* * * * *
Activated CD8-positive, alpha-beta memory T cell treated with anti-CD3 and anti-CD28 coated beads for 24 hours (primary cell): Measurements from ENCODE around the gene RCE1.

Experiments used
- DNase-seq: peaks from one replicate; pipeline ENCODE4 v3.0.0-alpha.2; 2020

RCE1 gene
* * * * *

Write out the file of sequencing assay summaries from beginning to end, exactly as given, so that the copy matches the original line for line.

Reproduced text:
Activated CD8-positive, alpha-beta memory T cell treated with anti-CD3 and anti-CD28 coated beads for 24 hours (primary cell): Measurements from ENCODE around the gene RCE1.

Experiments used
- DNase-seq: peaks from one replicate; pipeline ENCODE4 v3.0.0-alpha.2; 2020

RCE1 gene